Seoul’s High Court on Friday suspended the sentence handed down by a lower court to the former vice president of Korean Air Lines Co Ltd, who was charged in the infamous “nut rage” case. Cho Hyun-ah, also known as Heather Cho, had disrupted the flight from New York to Seoul and assaulted the crew over the way she was served macadamia nuts.
The high court upheld her conviction and ruled that she was guilty of violating aviation laws. However, it reduced her sentence to 10 months from the one-year jail term given to her in February by the lower court. It also suspended the jail term for two years, the Wall Street Journal reported. The prosecutors now have a week to decide if they want to appeal against the latest ruling.
“She has shown remorse for the wrongdoing she committed. She must have learned a lesson from it. We judge she should have a chance to start her life anew,” Seoul High Court Judge Kim Sang-whan, said Friday, according to the Journal.
Cho, who has been in custody since Dec. 30, was released on a two-year probation on Friday after the court's decision.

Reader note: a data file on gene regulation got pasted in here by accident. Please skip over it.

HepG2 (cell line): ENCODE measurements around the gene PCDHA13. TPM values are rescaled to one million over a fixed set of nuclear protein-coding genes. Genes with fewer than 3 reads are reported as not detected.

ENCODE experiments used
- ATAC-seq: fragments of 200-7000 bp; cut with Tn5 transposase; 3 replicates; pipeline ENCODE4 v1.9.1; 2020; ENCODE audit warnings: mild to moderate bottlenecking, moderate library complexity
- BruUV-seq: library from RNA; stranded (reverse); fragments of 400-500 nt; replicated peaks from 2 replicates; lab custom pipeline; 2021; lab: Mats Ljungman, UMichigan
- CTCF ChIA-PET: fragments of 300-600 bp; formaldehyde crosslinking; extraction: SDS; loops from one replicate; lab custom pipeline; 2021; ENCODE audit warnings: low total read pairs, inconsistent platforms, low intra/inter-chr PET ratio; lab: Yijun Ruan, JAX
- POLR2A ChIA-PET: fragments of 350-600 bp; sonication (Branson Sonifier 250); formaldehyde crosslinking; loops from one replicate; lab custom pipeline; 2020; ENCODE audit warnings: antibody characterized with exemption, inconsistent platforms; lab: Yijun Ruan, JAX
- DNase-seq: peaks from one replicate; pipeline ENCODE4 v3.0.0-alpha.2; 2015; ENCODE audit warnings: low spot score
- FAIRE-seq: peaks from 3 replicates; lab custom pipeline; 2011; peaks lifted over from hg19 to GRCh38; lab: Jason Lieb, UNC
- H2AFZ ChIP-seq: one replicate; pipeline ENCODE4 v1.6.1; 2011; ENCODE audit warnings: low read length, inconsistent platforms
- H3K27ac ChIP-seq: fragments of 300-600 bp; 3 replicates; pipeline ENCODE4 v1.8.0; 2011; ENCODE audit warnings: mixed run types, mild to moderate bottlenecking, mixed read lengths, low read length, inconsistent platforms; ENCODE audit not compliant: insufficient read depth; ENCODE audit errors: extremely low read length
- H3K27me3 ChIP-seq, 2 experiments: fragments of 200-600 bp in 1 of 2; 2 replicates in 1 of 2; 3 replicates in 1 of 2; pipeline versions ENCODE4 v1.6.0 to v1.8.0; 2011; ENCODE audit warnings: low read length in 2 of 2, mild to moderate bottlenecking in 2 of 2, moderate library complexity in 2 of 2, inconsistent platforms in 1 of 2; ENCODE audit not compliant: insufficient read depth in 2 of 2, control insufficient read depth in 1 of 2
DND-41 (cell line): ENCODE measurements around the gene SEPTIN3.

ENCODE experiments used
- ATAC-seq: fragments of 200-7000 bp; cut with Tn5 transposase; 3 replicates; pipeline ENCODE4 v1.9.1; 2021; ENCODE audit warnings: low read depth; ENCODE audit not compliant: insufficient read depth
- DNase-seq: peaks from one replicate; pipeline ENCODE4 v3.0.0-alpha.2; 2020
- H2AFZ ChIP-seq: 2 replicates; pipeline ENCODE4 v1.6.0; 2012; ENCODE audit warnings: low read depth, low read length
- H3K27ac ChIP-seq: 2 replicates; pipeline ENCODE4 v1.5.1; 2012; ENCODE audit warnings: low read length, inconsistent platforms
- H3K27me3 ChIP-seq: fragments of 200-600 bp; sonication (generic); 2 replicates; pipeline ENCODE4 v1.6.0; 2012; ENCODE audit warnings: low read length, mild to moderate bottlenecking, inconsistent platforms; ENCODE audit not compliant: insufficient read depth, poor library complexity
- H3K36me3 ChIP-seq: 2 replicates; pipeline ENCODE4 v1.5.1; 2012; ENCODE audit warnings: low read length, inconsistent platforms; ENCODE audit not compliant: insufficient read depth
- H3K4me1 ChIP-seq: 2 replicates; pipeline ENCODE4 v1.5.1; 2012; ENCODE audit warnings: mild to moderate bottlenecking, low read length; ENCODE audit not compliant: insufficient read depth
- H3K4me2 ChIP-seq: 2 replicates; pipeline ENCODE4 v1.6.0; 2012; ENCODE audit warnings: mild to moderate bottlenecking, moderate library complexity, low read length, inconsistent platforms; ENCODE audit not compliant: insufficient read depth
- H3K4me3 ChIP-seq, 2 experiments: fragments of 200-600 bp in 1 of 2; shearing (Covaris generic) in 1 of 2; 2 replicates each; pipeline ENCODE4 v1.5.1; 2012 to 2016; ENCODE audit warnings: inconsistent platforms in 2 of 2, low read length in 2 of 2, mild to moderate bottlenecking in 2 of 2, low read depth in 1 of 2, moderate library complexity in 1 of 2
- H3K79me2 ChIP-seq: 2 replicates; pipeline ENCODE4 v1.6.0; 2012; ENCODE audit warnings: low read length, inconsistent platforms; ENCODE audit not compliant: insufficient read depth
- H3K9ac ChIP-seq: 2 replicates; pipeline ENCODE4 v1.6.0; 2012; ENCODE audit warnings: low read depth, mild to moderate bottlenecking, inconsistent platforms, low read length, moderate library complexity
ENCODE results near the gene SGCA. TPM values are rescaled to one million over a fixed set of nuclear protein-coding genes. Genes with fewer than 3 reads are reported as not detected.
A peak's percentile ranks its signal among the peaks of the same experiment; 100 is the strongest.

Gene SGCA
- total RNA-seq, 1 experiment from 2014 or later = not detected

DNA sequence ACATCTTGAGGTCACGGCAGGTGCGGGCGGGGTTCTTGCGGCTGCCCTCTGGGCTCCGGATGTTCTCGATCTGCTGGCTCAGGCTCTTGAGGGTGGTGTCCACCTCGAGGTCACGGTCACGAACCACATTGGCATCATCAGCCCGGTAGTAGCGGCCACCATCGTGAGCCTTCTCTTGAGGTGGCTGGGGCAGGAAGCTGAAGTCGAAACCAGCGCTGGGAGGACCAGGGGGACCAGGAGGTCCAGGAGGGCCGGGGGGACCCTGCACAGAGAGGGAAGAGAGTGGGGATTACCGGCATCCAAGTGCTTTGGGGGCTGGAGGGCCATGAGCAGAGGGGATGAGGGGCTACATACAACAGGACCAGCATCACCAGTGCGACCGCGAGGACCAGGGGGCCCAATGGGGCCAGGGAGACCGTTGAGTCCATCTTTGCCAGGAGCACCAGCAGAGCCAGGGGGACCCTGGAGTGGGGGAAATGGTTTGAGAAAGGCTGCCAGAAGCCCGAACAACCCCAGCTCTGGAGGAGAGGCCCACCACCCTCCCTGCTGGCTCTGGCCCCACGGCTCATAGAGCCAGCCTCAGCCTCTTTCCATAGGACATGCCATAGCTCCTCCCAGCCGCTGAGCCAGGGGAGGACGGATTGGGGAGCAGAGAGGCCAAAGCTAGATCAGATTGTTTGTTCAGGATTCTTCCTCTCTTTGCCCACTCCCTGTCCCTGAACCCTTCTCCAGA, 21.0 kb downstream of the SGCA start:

A spokesman for the ruling, also said, according to Bloomberg, that Cho had “done enough reflection and needs a new chance after changing her disposition.”
On Dec. 5, 2014, Cho, the daughter of Korean Air Lines' Chairman Cho Yang-ho, had forced the flight to return to its gate at the JFK International Airport in order to expel the flight's crew chief, after she was served nuts in a bag, and not on a plate. She had assaulted the crew member who served her the nuts, the Journal reported, citing the lower court. The plane landed 11 minutes late at Seoul’s Incheon International Airport.
Kim Do Hee, the flight attendant who was assaulted, had filed a lawsuit in March -- the first civil lawsuit in the case -- against Cho and the airline in the Supreme Court of the State of New York County of Queens. Kim had demanded compensation for being attacked physically and verbally by Cho. Her lawyer, Andrew J. Weinstein, had reportedly said at the time that Kim was pressured to lie to the regulators to cover up the incident.
The incident had led to huge public outcry against family-run conglomerates, tipped to have heavy influence and power, Bloomberg reported.